You can do this by:

  • Slowing your breathing and bringing your awareness to your body
  • Do not launch into an attack or a defence, even if they are super wrong, take a moment of silence.
  • Gentle eye contact – be mindful that intense eye contact may be threatening.
  • Body language – relaxed, open hands, humble expression
  • Be mindful of your triggers, reactions, and how you personally deal with conflict. Here’s a hint – very few people in the world deal with conflict and criticism well – myself included.
  • Sometimes standing at an angle rather than front on can be less aggressive
  • Leaving the situation

Disarming is to take the heat/risk out of a situation or conversation. To better approach a tense, agitated or aggressive patron, try to remember the following phrase:

Thank F*ck for Vexatious Guy’s Advice.

T – Thanking someone for their confrontation

F – Finding some truth in criticism

V – Validating an aggressor’s feelings

G – Giving that person undeserved credit

A – Accepting more responsibility for a situation than you might deserve

Continue to remind yourself that this is nothing to do with you and everything to do with the person in front of you who has their own unresolved traumas and grief and anger.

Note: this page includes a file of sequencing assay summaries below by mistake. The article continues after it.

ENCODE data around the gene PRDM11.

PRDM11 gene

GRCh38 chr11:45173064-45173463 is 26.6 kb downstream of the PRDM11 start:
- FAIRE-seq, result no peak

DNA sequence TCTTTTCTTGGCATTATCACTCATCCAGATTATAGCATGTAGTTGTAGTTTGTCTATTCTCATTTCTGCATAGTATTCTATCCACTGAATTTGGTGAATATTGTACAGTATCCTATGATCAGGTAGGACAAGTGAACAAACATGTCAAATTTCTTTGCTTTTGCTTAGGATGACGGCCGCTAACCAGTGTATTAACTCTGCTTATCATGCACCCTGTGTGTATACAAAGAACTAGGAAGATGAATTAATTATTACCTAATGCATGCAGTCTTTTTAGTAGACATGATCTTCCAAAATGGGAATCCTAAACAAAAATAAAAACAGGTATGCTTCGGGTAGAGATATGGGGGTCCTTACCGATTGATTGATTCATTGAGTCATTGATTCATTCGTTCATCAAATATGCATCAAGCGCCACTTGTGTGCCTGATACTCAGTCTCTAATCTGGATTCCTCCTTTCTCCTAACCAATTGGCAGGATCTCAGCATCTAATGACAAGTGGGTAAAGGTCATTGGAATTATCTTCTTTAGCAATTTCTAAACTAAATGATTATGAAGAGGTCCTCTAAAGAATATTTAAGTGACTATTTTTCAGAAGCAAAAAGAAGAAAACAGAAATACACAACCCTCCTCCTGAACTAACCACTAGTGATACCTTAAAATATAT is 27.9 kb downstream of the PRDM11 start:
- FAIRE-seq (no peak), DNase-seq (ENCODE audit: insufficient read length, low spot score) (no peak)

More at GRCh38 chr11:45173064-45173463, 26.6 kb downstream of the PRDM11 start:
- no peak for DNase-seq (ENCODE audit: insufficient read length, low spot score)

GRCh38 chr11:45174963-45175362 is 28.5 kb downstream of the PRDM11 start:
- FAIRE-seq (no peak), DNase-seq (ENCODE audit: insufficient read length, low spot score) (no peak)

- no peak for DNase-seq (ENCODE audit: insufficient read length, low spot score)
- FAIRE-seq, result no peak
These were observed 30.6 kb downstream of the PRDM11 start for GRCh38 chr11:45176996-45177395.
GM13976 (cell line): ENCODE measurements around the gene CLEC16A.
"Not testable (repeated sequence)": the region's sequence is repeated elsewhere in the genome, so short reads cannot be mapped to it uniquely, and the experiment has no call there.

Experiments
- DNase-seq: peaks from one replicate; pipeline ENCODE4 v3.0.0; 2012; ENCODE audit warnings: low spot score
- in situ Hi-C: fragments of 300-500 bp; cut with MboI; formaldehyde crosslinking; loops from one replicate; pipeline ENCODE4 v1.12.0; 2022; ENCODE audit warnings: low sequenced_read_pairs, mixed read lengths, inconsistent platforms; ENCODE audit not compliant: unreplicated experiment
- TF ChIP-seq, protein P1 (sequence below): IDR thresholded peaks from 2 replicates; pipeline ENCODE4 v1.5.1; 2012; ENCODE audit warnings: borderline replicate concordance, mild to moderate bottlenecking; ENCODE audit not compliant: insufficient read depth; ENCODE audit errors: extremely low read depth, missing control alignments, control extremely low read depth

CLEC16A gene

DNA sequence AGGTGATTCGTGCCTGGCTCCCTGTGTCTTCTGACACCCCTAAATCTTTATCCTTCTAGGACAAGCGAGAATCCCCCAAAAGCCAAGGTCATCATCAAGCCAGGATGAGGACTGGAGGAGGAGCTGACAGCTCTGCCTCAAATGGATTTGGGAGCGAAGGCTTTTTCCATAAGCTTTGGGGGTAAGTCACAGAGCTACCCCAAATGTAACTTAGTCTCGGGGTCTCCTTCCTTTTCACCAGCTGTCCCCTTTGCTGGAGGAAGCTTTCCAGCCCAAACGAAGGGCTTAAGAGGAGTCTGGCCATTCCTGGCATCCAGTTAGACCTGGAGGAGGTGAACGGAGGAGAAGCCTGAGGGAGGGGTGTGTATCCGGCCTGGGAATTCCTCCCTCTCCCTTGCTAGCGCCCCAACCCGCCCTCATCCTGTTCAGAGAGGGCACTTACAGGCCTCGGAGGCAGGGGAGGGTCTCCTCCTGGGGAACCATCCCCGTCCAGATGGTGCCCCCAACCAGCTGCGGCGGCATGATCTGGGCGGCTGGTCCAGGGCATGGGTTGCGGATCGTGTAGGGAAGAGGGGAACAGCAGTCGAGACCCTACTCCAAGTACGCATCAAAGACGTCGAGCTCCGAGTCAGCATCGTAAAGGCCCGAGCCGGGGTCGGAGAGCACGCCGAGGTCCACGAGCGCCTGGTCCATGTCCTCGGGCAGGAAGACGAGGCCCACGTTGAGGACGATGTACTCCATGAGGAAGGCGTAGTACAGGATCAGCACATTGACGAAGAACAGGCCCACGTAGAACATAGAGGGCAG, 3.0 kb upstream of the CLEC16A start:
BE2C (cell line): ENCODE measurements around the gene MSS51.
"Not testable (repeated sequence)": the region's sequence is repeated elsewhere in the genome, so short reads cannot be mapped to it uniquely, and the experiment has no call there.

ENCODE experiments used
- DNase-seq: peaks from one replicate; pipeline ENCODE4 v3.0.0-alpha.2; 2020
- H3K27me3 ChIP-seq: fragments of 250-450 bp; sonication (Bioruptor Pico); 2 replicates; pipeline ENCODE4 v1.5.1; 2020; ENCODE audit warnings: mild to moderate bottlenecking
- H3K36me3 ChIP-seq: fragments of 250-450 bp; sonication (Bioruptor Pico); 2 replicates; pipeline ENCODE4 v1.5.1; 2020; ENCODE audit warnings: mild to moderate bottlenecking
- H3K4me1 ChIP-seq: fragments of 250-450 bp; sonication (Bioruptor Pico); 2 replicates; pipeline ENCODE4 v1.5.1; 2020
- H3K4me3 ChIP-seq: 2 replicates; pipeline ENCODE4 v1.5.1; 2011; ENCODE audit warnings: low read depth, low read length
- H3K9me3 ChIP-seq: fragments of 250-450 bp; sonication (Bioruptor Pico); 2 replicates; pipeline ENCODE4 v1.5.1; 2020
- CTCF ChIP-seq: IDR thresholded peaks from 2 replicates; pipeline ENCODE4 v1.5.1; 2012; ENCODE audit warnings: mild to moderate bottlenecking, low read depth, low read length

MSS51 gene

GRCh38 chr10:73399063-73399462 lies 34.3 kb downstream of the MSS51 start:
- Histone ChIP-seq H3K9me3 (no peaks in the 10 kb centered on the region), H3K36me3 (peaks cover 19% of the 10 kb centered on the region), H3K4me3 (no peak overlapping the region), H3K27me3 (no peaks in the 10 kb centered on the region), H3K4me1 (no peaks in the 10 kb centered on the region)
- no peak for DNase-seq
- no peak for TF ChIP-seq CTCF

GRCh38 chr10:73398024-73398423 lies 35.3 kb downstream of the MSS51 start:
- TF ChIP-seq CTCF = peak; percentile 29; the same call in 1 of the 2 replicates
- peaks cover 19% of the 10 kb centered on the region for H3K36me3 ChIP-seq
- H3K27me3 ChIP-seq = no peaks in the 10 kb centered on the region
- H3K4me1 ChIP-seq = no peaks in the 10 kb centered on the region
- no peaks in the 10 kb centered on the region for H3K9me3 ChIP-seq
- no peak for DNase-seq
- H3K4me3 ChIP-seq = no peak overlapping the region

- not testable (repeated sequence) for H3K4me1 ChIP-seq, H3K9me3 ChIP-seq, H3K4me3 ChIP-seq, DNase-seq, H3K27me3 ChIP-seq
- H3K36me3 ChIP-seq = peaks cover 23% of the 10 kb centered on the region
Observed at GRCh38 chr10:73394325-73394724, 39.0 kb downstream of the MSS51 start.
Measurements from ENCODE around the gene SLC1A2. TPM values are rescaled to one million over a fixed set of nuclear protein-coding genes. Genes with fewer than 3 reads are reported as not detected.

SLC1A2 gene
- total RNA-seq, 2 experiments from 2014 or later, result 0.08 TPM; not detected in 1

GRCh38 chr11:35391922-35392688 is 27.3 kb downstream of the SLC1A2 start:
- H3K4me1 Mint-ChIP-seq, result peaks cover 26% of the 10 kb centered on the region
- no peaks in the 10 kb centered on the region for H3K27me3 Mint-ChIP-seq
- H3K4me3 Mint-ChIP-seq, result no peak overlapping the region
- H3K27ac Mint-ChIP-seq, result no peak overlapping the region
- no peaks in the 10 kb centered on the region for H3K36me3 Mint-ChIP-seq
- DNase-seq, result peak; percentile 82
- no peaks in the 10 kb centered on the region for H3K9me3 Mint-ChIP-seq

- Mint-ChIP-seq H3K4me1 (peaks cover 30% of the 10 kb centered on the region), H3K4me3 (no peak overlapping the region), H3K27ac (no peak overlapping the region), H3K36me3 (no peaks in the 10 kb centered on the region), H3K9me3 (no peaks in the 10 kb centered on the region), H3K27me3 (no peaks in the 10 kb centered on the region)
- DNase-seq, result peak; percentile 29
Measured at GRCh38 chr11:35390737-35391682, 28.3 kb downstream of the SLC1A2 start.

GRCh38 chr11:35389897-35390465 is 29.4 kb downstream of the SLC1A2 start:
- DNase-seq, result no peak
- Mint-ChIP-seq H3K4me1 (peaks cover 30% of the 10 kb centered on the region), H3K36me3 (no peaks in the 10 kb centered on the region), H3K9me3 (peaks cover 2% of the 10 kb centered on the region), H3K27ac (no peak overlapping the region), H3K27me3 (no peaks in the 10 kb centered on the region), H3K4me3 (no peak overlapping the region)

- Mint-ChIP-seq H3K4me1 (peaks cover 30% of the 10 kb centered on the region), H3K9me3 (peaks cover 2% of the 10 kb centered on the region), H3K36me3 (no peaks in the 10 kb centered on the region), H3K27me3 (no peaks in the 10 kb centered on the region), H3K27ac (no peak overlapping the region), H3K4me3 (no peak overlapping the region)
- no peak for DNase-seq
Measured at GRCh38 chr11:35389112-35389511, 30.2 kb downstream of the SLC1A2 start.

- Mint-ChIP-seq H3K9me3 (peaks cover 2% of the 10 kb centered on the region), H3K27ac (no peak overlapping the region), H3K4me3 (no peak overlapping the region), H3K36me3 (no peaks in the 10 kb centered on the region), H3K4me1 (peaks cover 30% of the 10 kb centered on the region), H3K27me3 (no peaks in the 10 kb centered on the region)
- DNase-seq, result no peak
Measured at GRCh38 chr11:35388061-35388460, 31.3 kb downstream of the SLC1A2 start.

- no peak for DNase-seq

Often a group situation can exacerbate tensions. It may be necessary for these situations to contact management via radio and/or seek support from other staff or care teams to keep friends and bystanders calm and as distanced from the patron as possible. Try not to draw unnecessary attention that can again make a situation quite performative.

Sexual Violence

What is sexual violence?

Sexual violence refers to any activity of a sexual nature that is unwelcome, unwanted or not consented to. Sexual violence is an umbrella term that includes sexual harassment, sexual assault and rape.

Sexual violence is not mutual or consensual interaction, flirtation or friendship.

Sexual violence can include but is not limited to, actions such as:

  • Prolonged staring or leering
  • Repeated requests for a date or sexual interaction
  • Displaying pornography
  • Unwanted kissing or touching
  • Sexualised verbal comments and jokes
  • Stalking or following someone
  • Indecent exposure or ‘flashing’
  • Public masturbation
  • Rubbing up against someone
  • Groping and sexual touching – for example, touching someone’s breasts, buttocks or genitals. This includes being forced to touch someone else.
  • Non-consensual sexual intercourse, including oral, anal and vaginal sex. This includes penetration using fingers and objects.